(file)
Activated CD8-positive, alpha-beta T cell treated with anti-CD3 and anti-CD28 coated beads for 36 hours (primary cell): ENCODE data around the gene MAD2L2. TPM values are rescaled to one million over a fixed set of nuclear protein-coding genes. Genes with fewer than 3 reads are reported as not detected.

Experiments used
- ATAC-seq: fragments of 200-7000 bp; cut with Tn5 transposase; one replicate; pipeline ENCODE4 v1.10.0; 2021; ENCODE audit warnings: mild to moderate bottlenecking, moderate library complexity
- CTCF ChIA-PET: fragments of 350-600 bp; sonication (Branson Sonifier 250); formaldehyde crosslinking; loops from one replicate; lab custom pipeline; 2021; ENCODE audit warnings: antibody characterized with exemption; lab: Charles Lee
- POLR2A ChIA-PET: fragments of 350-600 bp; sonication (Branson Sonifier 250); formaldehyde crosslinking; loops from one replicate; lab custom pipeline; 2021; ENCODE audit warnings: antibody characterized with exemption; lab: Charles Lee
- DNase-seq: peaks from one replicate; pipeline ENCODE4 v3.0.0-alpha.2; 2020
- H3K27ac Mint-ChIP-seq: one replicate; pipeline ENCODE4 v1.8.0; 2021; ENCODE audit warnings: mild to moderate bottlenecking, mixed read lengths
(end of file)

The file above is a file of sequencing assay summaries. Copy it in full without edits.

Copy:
Activated CD8-positive, alpha-beta T cell treated with anti-CD3 and anti-CD28 coated beads for 36 hours (primary cell): ENCODE data around the gene MAD2L2. TPM values are rescaled to one million over a fixed set of nuclear protein-coding genes. Genes with fewer than 3 reads are reported as not detected.

Experiments used
- ATAC-seq: fragments of 200-7000 bp; cut with Tn5 transposase; one replicate; pipeline ENCODE4 v1.10.0; 2021; ENCODE audit warnings: mild to moderate bottlenecking, moderate library complexity
- CTCF ChIA-PET: fragments of 350-600 bp; sonication (Branson Sonifier 250); formaldehyde crosslinking; loops from one replicate; lab custom pipeline; 2021; ENCODE audit warnings: antibody characterized with exemption; lab: Charles Lee
- POLR2A ChIA-PET: fragments of 350-600 bp; sonication (Branson Sonifier 250); formaldehyde crosslinking; loops from one replicate; lab custom pipeline; 2021; ENCODE audit warnings: antibody characterized with exemption; lab: Charles Lee
- DNase-seq: peaks from one replicate; pipeline ENCODE4 v3.0.0-alpha.2; 2020
- H3K27ac Mint-ChIP-seq: one replicate; pipeline ENCODE4 v1.8.0; 2021; ENCODE audit warnings: mild to moderate bottlenecking, mixed read lengths